The I-95 corridor is marked by high incidents of strokes, prostate cancer, diabetes, and many other chronic conditions that may become fatal if they are undetected and untreated. For the fifth consecutive year, Congressman Jim Clyburn is hosting the health fair which is being held in conjunction with the Rudolph Canzater Memorial Golf Classic. The health fair is being held this year at the new Santee Conference Center off exit 98 on I-95 from 10 AM to 2 pm Friday.
Lee Mountrie of the South Carolina Cancer Disparities Community Network says the fair is a great opportunity to get free testing and screening for a number of chronic diseases. Moultrie says the fair is invaluable for persons in rural areas, on low incomes, and those who may be without health insurance. Lee says he finds that some people are apprehensive about getting tested, but he says that when it comes to your health what you don’t know can hurt you and can even be fatal.”The earlier we can get something tested, the more information we have can tell us if you’re okay, or we may need to gey your more prescription drugs or whether you need to exercise a little bit more. You may have to adjust your eating habits and modify your diet. We just want to emphasize to people that it is better know and make some changes than not to know.”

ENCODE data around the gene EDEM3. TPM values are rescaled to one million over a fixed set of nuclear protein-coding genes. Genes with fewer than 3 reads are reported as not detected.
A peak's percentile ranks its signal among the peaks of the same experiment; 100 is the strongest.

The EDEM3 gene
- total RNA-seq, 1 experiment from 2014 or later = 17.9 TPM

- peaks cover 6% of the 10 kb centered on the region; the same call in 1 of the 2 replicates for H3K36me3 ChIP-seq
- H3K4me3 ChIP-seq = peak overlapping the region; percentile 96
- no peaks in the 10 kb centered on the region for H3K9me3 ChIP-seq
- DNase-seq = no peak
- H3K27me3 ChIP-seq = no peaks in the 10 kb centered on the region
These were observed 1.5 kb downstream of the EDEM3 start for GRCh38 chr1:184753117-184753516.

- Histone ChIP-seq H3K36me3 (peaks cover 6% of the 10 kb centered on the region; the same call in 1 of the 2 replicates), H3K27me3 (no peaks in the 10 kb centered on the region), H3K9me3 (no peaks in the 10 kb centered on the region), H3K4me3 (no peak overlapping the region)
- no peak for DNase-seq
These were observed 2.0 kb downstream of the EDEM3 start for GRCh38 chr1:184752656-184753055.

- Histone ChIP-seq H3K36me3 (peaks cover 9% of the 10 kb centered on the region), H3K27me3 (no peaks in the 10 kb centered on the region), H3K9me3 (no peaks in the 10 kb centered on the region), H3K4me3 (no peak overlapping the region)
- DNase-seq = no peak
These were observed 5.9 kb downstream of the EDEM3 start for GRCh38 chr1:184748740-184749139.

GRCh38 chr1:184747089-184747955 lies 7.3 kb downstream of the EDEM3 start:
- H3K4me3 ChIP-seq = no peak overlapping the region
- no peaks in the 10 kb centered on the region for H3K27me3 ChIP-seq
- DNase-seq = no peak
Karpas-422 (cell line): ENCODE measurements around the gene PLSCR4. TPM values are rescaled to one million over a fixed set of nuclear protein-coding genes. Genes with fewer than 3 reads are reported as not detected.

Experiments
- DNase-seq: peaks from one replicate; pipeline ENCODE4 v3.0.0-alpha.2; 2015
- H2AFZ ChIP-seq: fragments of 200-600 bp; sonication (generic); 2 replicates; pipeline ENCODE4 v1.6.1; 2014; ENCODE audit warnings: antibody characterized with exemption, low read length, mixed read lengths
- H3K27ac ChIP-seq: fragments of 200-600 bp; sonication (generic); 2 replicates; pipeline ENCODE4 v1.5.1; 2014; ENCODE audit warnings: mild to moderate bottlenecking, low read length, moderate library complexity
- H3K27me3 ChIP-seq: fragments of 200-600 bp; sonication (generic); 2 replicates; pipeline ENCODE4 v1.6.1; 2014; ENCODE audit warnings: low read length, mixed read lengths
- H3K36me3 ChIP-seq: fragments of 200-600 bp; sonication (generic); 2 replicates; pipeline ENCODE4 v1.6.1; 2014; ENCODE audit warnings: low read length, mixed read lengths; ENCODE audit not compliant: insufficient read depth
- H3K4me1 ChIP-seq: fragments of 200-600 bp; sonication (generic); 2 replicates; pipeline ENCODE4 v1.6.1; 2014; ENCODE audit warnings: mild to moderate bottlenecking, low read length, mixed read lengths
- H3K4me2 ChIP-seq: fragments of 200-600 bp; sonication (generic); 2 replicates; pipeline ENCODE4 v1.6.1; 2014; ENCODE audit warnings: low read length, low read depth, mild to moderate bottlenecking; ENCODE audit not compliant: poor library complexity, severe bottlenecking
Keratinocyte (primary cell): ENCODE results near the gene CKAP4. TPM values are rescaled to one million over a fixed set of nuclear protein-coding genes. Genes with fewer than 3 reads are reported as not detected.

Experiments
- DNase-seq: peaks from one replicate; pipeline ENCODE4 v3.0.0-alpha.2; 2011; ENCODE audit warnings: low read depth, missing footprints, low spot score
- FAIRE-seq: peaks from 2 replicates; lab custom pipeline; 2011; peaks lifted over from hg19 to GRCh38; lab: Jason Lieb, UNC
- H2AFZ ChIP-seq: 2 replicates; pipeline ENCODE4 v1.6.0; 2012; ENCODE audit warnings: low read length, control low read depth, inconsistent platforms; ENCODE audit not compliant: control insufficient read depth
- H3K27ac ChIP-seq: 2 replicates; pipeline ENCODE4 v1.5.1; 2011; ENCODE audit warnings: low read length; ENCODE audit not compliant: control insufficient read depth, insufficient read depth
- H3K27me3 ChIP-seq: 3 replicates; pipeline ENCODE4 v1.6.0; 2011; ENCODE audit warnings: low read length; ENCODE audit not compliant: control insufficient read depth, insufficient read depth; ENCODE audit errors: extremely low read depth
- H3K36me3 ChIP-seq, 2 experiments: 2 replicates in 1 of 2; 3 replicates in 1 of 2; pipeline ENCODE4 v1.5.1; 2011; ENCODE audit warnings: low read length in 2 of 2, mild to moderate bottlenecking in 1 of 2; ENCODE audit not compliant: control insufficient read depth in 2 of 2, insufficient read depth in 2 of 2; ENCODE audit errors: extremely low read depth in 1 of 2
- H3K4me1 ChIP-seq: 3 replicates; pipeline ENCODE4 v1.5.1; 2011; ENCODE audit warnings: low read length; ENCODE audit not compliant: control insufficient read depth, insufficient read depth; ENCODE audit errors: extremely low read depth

Moultrie says if not for yourself, you owe it to your family, your friends, your fellow workers, all the people that like having you around to get tested for chronic diseases.
Moultrie says pharmaceutical company representatives and other medical organizations will be on hand to provide valuable information. “Individuals can take this information back to their family members, church members, and their communities, and they can start asking their (health care) providers for additional help. They can also see for themselves what they can do to try to prevent the early onset of certain diseases.”
Moultrie says persons can undergo screening for a number of chronic diseases and it only takes about an hour to take an important step toward leading a healthier life. “Medical professionals will conducting diabetes screening, prostate exams, also eye exams will be featured along with other screenings. They’ll also be listings where individuals can get free and low cost services in their communities that sometimes people are not aware of.”
Moultrie says while his organization is primarily concerned with the disparity in rates of some cancers and cancer deaths among African Americans as compared to other ethnic groups, it is important to point out with South Carolina in the top ten in adult and childhood obesity, ailments like diabetes and hypertension are very prevalent among all ethnic groups in the state.
“It’s for anyone who wants to come, African Americans, whites, Hispanics, any ethnic group whomever. it’s for everyone. Adults, children, persons with special needs all need to come to get valuable information and screening.”